The overemphasis on registered crime, right from the police station level to the districts and the States, its usage by the National Crime Records Bureau as a yardstick in ascertaining criminalisation and also the way it is held against police personnel, bureaucrats and even politicians acting honestly, is being seen by social activists and police officers as a major reason why complainants are often turned away by the police or the intensity of the crime is understated.

“The model of policing we have in India is a British model. It is not responsive, it is statistical. It does not value reporting of crime by bringing it on the table – rather it works towards minimising it or non-registration,” rued the first woman Indian Police Service officer, Kiran Bedi.

In the backdrop of the recent delay by the Delhi Police in taking up investigations into the missing complaint about a five-year-old girl who was later found brutalised at Gandhi Nagar in East Delhi, Ms. Bedi said the rot runs right up to the top.

“The police are forced to minimise the complaints by showing heinous crime to be less serious. This is done by converting dacoity into robbery, attempt to murder into hurt, and robbery to theft and the like. Not only are the police personnel hauled up if their crime graph goes up, even in elected Assemblies, the Ministers are called to task if there is a ‘rise’ in crime,” she said.

‘Vested interests’

Ms. Bedi lamented that the public perception is not taken into account. “High reporting of crime is actually an account of the trust reposed by the public in the police and the taking up of such investigations. But it does not suit the senior police officers, the bureaucrats who run the Home Ministry and the politicians, who are actually not interested in the welfare of the masses.”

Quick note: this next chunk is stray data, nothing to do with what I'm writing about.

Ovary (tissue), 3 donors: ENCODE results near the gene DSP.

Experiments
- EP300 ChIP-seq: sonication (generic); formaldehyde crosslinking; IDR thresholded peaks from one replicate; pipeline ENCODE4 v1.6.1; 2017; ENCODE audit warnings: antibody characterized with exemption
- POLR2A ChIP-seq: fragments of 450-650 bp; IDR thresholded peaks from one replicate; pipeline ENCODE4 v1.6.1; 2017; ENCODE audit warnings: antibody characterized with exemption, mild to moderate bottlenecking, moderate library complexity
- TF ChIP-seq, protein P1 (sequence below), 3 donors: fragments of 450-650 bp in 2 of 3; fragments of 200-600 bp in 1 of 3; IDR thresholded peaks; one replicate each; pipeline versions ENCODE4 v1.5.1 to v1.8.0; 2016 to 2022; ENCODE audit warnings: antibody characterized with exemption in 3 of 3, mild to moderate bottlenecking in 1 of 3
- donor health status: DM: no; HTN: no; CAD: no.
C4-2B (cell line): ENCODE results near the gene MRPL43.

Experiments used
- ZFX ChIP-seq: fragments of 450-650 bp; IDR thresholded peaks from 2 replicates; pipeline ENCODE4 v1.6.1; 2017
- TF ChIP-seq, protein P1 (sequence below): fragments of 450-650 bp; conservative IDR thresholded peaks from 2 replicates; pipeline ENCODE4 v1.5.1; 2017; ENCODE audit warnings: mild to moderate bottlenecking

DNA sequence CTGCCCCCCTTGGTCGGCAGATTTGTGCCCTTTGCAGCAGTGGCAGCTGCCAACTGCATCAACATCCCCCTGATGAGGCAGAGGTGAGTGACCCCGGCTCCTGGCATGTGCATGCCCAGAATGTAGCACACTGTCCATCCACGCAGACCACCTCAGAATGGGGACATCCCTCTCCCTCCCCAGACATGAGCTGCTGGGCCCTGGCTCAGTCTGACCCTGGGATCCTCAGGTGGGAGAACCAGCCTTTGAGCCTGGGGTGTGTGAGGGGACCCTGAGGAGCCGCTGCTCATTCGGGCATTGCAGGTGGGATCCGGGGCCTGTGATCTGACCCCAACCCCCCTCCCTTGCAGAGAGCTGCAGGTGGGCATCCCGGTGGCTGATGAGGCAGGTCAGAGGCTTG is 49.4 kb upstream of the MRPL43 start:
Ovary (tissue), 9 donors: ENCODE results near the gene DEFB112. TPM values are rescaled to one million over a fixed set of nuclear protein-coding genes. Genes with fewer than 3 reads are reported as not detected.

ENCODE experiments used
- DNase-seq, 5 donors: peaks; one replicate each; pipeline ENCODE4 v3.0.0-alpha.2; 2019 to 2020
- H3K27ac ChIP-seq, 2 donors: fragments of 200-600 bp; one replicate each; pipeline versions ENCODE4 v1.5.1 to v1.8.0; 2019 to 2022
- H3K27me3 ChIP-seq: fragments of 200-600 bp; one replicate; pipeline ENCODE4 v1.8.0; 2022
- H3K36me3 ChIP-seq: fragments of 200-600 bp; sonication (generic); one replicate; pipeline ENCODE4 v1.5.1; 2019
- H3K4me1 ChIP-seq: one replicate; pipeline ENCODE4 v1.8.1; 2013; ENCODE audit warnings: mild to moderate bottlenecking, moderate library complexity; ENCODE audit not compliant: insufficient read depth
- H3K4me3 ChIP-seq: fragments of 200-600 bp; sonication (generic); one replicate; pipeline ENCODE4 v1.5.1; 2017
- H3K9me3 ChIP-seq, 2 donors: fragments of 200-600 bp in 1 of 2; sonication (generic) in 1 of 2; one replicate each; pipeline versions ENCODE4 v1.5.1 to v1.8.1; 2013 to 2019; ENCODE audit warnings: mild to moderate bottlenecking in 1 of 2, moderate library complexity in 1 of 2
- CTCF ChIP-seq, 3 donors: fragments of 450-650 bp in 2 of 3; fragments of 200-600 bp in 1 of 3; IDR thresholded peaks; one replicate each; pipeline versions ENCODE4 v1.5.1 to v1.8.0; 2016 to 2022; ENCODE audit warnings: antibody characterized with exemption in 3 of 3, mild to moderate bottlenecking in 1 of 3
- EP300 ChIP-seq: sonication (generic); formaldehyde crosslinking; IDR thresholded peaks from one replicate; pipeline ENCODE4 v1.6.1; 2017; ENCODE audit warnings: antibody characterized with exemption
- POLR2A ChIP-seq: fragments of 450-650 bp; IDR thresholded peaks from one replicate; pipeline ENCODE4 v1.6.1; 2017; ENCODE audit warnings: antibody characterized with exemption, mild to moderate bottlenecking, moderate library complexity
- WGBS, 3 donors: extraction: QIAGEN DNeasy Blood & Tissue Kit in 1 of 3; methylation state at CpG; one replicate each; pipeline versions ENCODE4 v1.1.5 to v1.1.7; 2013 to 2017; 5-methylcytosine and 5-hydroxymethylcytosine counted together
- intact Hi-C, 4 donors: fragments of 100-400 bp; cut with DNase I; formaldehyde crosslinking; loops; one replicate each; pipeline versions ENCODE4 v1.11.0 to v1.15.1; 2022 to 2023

“These vested groups are only interested in certain VIP and law and order duties and this is why registration of crime never becomes an election issue,” she said.

The former Director-General of Police said the solution lies in the Supreme Court enforcing its 2006 judgment which had spelt out a number of police reform measures. “Unfortunately, that order has not been implemented till date.”

A serving police officer, while speaking on condition of anonymity, said at all police stations there is a board which displays the number of cases registered under various heads. “Why can’t they have such boards for conviction in cases registered by the police station? That would reflect on appropriate dealing with the complainant, proper investigation and its appreciation by the courts. In fact, such police teams should be rewarded.”

Social activist Raaj Mangal Prasad of NGO Pratidhi said the problem of non-registration also stems from insensitivity. “Be it police personnel in stations, doctors in hospitals or even lawyers in courts, often one finds some who are insensitive towards the victims. I fear NGOs also falling into the same mindset.”

He said another problem with the police is the shortage of staff and the workload. “The police personnel do not want to take up new cases unless it is a high profile one or one in which they can make some money. When it comes to the poor, there is an innate reluctance to register a case.”

But rather than indulging in ‘police bashing’, Mr. Prasad insists the need of the hour is to ensure greater interface between the police and civil society. “However, it should not be of the type initiated by the Delhi Lieutenant-Governor recently in which he ordered constitution of Thana Committees under the Assistant Commissioners of Police. These have not had any meaningful result as its members are chosen by the SHOs and they in turn can be seen mostly ‘improving’ their social status through their proximity to the police officers.”

“There is no recording of the minutes of the meetings conducted by these committees and this just shows how serious the administration really is about improving policing in the national Capital,” he pointed out.

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